For 1971, only small changes were made to the Duster. The "Valiant" fender badges and "Plymouth" grille logotype were deleted. A new trim package was released, called the Duster Twister. The Twister package presented the aggressive appearance of the Duster 340, but came only with insurance-friendly Slant Six I6 or 318 power. The Twister's appearance package included special side stripes that mimicked the Duster 340 Wedge stripes, a matte-black hood and the 340's special shark-tooth grille. A nonfunctional dual hood scoop and rear spoiler appearance package was available, as were high-back bucket seats and dual exhaust.

1972

The Duster was not changed significantly for 1972. New surface-mount sidemarker lights replaced the previous flush-mount items, the taillamps became larger, one-piece units. The 340 V8's power rating was reduced from to due in part to a reduction in compression ratio from 10.2:1 to 8.5:1 as well as changing the intake valves from to though all horsepower rating numbers, even on unchanged engines, decreased for 1972 due to a new rating protocol.

1973-76

Like the Valiant, the Duster was given a new hood, grille, front fenders, bumpers and taillights for 1973. The taillights on previous years mounted from the inside and had a flush appearance. Starting in 1973, the taillights were mounted from the outside and were trimmed in chrome. These remained unchanged through 1976.

For 1974, Plymouth replaced the 340 with a version of the corporate LA-series V8, with lower performance due to U.S. government-imposed emissions regulations. In the midst of the first oil crisis, 1974 would be the Duster's best sales year, with a total of 281,378 Duster-bodied cars produced .

The 1976 Feather Duster was an engineering success, featuring many lightweight parts including the intake manifold, bumper brackets, hood and trunk bracing, and manual transmission housing. It had a 225 Slant Six calibrated for economy, a low-restriction exhaust system, an extra-high rear axle ratio and was offered with either the Torqueflite 3-speed automatic or A833 overdrive 4-speed manual transmission. It was, by far, the most fuel-efficient car in its size class (along with Dodge's version, the Dart Lite). There was also a version called the Space Duster that had fold-down rear seats, and along with the huge trunk had over 50 cu. ft. of cargo space and a version called the Silver Duster with special stripes and a cloth Boca Raton style interior. That same year, the Duster 360 option was deleted. However, it is estimated that less than 200 cars were equipped with this 5.9 litre engine.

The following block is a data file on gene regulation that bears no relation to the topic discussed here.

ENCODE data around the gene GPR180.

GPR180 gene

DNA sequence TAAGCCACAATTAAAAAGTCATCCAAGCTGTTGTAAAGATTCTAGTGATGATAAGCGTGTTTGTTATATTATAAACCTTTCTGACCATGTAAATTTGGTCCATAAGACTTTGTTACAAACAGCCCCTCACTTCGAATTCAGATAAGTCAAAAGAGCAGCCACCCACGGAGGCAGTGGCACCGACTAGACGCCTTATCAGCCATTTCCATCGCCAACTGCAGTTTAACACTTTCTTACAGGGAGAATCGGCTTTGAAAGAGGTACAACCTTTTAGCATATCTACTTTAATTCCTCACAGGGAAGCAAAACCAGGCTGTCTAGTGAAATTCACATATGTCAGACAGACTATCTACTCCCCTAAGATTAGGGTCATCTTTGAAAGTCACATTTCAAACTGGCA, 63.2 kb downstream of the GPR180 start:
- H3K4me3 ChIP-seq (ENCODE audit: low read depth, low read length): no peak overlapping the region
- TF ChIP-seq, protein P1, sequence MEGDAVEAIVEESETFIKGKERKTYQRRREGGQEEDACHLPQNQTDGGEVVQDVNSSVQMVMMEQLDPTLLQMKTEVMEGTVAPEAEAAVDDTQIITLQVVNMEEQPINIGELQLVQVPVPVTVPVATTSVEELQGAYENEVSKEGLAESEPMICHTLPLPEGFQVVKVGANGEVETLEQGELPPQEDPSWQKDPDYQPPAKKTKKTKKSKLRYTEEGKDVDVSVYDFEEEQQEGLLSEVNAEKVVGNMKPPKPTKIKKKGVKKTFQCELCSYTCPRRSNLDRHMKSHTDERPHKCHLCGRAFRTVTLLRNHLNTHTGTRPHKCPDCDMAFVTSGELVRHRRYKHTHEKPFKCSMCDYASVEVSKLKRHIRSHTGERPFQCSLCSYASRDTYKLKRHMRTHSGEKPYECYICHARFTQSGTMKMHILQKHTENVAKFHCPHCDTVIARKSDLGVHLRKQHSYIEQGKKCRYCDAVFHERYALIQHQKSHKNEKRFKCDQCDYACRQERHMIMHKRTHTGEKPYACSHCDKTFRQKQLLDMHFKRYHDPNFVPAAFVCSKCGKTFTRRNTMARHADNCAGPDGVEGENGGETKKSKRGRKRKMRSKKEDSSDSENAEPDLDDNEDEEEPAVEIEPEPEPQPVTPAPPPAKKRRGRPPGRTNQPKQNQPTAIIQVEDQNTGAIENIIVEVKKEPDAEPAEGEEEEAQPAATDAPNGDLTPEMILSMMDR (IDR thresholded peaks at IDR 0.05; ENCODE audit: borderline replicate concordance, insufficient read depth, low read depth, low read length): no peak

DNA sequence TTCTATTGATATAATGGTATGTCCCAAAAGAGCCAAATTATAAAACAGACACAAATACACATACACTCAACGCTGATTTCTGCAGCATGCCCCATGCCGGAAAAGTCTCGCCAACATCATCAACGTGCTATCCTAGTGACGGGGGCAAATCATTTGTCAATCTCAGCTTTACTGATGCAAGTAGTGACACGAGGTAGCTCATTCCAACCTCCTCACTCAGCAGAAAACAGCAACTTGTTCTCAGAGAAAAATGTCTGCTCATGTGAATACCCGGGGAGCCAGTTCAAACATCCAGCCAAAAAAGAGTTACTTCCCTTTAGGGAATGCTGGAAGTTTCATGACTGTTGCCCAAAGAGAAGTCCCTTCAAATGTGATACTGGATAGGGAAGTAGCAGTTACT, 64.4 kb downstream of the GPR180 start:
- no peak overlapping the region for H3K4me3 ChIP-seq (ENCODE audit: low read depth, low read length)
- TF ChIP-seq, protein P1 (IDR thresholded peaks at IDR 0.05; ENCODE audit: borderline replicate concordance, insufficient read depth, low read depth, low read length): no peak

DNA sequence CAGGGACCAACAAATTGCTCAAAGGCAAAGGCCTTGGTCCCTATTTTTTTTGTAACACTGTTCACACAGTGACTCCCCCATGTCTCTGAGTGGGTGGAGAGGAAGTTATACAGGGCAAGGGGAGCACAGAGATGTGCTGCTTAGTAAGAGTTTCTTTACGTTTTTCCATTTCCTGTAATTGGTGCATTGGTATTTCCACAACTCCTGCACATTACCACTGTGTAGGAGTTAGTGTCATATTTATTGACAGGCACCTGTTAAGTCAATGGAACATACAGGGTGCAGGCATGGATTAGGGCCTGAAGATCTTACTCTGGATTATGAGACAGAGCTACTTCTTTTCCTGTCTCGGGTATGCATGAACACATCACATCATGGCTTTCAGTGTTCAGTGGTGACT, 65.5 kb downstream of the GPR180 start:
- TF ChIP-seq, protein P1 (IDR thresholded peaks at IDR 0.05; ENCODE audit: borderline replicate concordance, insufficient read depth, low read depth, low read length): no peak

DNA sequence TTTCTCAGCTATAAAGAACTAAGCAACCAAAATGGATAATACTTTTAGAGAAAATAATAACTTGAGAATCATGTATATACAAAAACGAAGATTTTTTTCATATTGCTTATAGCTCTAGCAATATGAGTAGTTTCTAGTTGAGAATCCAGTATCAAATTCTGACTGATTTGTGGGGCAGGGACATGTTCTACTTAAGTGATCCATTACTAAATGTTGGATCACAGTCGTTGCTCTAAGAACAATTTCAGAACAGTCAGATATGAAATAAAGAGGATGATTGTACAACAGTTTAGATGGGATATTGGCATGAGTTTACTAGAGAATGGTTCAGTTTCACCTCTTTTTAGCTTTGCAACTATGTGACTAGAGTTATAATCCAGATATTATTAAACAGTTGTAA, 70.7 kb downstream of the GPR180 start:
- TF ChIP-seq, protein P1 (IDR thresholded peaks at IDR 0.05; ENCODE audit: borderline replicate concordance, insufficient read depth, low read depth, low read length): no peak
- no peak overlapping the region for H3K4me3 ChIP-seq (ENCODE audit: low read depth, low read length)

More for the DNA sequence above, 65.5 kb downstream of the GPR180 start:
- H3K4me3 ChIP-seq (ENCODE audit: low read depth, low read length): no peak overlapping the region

In the mid year of 1976 the Dodge Aspen and Plymouth Volare twins replaced the Dodge Dart and Plymouth Duster.

File:Plymouth Duster (Orange Julep).jpg|1970 Plymouth DusterImage:'74 Plymouth Duster (Rigaud).jpg|1974 Plymouth DusterImage:'75 Plymouth Duster (Rigaud).jpg|1975 Plymouth Duster

Revivals of the Duster name

1993 Plymouth Duster, stock V6 automatic configuration
The Duster name was first revived for a trim package available on the 1979-80 Plymouth Volare coupe, then on the front wheel drive 1985-87 Plymouth Turismo, and finally, from 1992 to 1994 V6-powered Plymouth Sundance coupes and hatchbacks.